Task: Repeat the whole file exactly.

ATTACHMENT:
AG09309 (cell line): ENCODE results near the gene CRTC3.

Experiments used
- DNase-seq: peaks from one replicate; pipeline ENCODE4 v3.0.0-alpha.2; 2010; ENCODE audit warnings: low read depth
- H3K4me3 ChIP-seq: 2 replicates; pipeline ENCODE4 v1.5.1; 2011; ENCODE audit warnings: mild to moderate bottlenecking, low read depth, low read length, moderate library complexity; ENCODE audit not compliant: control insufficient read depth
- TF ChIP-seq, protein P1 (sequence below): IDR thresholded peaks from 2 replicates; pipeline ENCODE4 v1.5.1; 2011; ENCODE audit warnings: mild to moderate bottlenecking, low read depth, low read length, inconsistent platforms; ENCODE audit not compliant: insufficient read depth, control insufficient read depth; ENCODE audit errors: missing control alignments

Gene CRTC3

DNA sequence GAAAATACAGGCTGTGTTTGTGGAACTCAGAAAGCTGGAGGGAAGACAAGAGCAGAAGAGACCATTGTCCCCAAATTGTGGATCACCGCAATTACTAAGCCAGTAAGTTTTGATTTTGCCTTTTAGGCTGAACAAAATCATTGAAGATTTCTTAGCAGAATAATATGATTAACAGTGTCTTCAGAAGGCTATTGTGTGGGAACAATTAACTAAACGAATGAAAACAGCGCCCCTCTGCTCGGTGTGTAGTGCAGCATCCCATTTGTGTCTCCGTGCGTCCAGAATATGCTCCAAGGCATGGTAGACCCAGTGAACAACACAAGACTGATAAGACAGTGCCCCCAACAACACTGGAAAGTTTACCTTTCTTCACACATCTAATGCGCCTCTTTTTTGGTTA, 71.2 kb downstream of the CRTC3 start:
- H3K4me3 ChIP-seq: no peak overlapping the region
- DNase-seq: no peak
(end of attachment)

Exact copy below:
AG09309 (cell line): ENCODE results near the gene CRTC3.

Experiments used
- DNase-seq: peaks from one replicate; pipeline ENCODE4 v3.0.0-alpha.2; 2010; ENCODE audit warnings: low read depth
- H3K4me3 ChIP-seq: 2 replicates; pipeline ENCODE4 v1.5.1; 2011; ENCODE audit warnings: mild to moderate bottlenecking, low read depth, low read length, moderate library complexity; ENCODE audit not compliant: control insufficient read depth
- TF ChIP-seq, protein P1 (sequence below): IDR thresholded peaks from 2 replicates; pipeline ENCODE4 v1.5.1; 2011; ENCODE audit warnings: mild to moderate bottlenecking, low read depth, low read length, inconsistent platforms; ENCODE audit not compliant: insufficient read depth, control insufficient read depth; ENCODE audit errors: missing control alignments

Gene CRTC3

DNA sequence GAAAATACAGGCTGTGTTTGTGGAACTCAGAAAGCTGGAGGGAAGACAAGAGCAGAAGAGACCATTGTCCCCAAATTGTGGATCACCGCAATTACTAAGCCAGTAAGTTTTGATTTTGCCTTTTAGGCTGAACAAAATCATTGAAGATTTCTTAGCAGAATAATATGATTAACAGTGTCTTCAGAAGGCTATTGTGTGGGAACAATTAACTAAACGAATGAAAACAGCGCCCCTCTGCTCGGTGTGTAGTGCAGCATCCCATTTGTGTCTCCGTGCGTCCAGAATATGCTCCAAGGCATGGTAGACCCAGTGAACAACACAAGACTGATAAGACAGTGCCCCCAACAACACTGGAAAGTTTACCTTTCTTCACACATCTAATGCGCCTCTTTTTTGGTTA, 71.2 kb downstream of the CRTC3 start:
- H3K4me3 ChIP-seq: no peak overlapping the region
- DNase-seq: no peak